Study Guide; the Moonstone, Wilkie Collins

I’ve already published a review of this book here, but, having studied it in university last week, I thought I’d do a full study guide.


The Moonstone begins with a kind of preface, an account written about the Moonstone and where it came from. The Moonstone is a diamond that is extremely sacred to Hindus. It is always guarded by three priests, but these are all killed by a British Army soldier, John Herncastle, in 1799 and he brings the diamond to England. This information is important to the plot; remember that the diamond was first the property of India, and then the property of Britain.

The novel moves forward to the 1850s. Gabriel Betteridge, a steward to Lady Verinder, maiden name Julia Herncastle, begins the narrative. He claims he has been asked to begin the narrative by Franklin Blake, who wants a full account of events to be noted. Sir John Herncastle, you’ll remember him from the paragraph above, has bequeathed his precious diamond to Lady Verinder’s daughter, Rachel, and it is to be given to her on her eighteenth birthday (are you keeping up with all the characters?!). It is Franklin Blake that delivers the diamond to the Verinder household, warning Rachel that he believes John Herncastle’s life was in danger because of the Moonstone. Blake makes a comment to Rachel that the reason she received the diamond was a gesture of malice from Herncastle to Rachel’s mother, Lady Verinder. Franklin’s point is proven when he is followed by three Indian men in London and again at Lady Verinder’s house.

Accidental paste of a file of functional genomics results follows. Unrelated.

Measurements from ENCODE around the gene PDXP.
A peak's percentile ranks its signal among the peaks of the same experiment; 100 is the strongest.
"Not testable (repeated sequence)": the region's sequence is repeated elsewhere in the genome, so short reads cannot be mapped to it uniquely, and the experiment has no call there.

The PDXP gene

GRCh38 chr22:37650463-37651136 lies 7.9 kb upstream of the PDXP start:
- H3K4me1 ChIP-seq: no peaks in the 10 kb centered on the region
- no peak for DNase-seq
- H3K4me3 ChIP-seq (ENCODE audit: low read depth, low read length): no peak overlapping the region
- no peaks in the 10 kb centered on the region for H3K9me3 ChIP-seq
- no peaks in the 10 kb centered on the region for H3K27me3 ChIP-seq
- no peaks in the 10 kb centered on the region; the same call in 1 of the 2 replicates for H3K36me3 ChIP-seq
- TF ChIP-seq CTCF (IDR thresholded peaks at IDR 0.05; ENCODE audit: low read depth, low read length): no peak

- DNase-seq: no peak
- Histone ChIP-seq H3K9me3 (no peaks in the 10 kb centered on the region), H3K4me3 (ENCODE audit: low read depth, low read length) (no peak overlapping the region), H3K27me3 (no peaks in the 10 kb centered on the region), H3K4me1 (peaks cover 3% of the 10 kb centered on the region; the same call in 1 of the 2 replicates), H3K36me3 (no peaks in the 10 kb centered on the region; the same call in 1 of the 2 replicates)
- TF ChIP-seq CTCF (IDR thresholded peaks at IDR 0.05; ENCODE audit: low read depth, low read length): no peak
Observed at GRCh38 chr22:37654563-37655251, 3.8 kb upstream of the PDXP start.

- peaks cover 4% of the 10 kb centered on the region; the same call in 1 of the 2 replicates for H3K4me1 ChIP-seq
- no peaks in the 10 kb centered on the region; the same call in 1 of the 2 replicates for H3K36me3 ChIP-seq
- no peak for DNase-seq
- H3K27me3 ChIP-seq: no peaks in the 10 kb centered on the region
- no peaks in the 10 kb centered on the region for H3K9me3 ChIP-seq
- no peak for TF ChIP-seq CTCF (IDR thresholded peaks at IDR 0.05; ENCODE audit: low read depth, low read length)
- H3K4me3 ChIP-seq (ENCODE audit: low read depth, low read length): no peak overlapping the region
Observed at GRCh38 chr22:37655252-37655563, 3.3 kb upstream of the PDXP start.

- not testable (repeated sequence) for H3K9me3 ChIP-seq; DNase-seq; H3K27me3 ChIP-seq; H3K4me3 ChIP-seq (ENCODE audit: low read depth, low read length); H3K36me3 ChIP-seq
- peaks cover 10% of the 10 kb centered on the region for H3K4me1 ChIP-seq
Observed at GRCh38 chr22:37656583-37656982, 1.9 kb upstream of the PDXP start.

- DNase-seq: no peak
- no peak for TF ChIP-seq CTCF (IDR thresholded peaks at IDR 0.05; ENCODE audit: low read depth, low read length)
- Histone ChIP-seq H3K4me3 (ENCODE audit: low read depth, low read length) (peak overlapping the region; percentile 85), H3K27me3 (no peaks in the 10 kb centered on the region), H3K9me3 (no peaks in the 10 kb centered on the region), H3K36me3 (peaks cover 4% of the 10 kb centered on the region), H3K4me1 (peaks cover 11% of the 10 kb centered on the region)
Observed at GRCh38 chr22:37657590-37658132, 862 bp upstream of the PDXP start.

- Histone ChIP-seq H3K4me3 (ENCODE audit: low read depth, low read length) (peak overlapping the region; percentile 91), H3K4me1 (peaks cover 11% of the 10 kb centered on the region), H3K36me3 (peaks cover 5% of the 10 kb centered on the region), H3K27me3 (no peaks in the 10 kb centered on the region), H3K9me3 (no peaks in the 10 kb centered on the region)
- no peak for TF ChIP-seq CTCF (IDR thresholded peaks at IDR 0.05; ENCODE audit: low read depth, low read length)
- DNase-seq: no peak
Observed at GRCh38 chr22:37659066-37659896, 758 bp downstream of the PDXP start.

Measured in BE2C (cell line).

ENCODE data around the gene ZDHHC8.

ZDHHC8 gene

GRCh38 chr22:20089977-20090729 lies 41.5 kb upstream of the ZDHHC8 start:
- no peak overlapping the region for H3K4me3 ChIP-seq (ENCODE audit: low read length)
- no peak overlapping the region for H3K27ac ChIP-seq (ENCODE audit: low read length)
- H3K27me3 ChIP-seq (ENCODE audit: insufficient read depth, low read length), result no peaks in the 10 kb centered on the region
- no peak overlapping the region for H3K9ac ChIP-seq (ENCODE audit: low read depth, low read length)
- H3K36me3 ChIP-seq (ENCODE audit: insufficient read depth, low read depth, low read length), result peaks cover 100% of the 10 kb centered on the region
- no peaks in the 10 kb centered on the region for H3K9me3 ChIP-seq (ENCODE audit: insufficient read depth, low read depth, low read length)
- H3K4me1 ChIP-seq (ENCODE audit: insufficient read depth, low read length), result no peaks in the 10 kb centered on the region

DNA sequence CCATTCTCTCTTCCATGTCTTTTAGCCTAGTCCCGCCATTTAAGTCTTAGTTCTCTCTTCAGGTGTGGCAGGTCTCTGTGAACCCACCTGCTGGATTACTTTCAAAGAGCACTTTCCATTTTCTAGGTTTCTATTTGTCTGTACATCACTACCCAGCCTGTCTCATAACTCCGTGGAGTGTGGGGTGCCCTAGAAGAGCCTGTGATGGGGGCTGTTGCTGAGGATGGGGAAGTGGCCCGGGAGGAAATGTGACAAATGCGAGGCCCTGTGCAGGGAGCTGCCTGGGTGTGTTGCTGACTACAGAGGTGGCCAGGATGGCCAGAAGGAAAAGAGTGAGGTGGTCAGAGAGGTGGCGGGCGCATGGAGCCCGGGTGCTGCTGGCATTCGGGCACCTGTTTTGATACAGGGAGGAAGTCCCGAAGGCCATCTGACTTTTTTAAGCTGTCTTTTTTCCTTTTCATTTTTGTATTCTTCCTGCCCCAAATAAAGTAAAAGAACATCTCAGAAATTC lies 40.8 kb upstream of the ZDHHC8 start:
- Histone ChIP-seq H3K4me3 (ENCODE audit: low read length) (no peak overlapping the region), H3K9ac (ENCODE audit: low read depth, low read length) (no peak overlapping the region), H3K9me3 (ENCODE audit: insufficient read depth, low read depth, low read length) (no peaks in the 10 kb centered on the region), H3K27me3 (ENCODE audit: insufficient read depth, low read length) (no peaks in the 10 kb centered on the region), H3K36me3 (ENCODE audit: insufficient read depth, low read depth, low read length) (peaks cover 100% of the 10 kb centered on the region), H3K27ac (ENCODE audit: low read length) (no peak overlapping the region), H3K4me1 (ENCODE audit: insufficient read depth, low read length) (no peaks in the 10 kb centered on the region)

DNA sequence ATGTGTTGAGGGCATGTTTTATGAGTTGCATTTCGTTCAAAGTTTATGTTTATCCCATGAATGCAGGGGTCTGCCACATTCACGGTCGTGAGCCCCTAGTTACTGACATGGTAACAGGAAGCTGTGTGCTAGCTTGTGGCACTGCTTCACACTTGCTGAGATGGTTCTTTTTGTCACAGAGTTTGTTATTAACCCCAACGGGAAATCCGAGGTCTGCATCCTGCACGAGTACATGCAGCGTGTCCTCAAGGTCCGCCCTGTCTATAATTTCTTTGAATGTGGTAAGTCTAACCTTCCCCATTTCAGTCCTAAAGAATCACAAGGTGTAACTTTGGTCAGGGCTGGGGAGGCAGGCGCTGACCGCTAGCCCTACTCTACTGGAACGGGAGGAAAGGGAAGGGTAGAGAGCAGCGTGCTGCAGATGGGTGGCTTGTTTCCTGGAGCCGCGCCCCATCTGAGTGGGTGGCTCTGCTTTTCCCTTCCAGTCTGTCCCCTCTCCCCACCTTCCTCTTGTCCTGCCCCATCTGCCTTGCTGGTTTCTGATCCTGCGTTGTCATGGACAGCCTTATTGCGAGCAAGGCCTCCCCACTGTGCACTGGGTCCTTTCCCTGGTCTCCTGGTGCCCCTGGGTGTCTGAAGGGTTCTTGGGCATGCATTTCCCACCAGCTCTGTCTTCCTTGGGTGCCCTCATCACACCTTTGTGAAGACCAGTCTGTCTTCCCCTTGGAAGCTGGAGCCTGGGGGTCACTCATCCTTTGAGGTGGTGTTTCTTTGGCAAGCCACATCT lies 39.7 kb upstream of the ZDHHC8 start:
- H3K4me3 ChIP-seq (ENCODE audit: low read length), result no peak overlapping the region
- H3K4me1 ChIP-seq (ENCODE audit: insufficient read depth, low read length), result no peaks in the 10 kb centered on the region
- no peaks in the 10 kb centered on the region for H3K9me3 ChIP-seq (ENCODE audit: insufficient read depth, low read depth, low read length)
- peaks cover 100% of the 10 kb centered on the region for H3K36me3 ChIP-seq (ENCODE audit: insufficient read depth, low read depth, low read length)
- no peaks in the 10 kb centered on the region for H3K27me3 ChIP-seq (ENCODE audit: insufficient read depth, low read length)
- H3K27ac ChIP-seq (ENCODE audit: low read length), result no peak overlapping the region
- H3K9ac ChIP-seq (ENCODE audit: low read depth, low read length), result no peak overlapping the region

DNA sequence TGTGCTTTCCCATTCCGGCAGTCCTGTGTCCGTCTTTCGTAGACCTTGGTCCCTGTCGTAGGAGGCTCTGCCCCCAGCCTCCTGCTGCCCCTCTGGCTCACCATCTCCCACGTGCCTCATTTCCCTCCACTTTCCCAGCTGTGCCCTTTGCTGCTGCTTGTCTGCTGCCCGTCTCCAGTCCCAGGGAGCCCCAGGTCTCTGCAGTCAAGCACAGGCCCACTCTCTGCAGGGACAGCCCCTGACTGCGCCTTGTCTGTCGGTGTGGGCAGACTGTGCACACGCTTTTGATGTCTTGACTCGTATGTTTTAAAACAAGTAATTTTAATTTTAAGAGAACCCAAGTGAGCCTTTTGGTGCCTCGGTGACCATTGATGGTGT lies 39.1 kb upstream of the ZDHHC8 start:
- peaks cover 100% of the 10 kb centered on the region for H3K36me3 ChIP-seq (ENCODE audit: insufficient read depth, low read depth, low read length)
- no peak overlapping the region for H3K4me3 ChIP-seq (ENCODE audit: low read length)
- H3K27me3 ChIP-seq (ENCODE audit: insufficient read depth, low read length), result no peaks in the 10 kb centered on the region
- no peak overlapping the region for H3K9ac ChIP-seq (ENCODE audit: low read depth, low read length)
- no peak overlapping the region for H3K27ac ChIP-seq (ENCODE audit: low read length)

Keeley Hawes as Rachel, in
the 1997 TV Film, wearing
the Moonstone.
Superintendent Seegrave is called upon to find it. Rachel refuses to help with the investigation, which pins her as a suspect. A doorway has recently been painted, and Seegrave notices a mark in the paint that looks like fabric could have brushed against it, causing it to smudge. He asks Rachel and her maids if the mark was there when she went to bed, and she claims not to remember seeing it. Seegrave is determined to find the item of clothing that could have caused the smudge, because then the thief would be found. Seegrave offends all of the servants in the household by demanding to have their quarters searched for said clothing. He is let go from the case, and is replaced with Sergeant Cuff. Cuff suspects Lady Verinder’s house maid, Rosanna Spearman, because she has a history as a thief. Cuff believes Spearman helped Rachel to steal her own diamond in order to pay off debts.
A few days after the theft, Cuff tracks Rosanna and discovers she has hidden a secret package in the “shivering sands”, a place known to be dreary, depressing, and dangerous. Shortly after stowing the package, she drowns herself in the sinking sand. Cuff is also dismissed from the case when Lady Verinder discovers he suspects Rachel. Lady Verinder moves her household to London in order to distract Rachel, who still won’t negotiate with the detectives.
Miss Clack continues the narrative, and describes how Rachel agreed to marry Godfrey Ablewhite, before breaking off the engagement. Mr Bruff provides the next narrative. He’s the family lawyer, and explains that Rachel broke off the engagement because she had heard Godfrey intended to marry her for her money. Lady Verinder has died at this point and Rachel is therefore an heiress to the family fortune. Mr. Bruff also notes the presence of the Indians again, who have tracked the diamond to the bank of a moneylender, Septimus Luker.

Franklin Blake now continues the narrative. He discovers Rosanna Spearman left him a letter explaining her suicide. She was so in love with him and had evidence that he was the perpetrator who had stolen the diamond. Franklin has no evidence of taking the Moonstone, but after speaking with Rachel, she confirms that she saw him take it.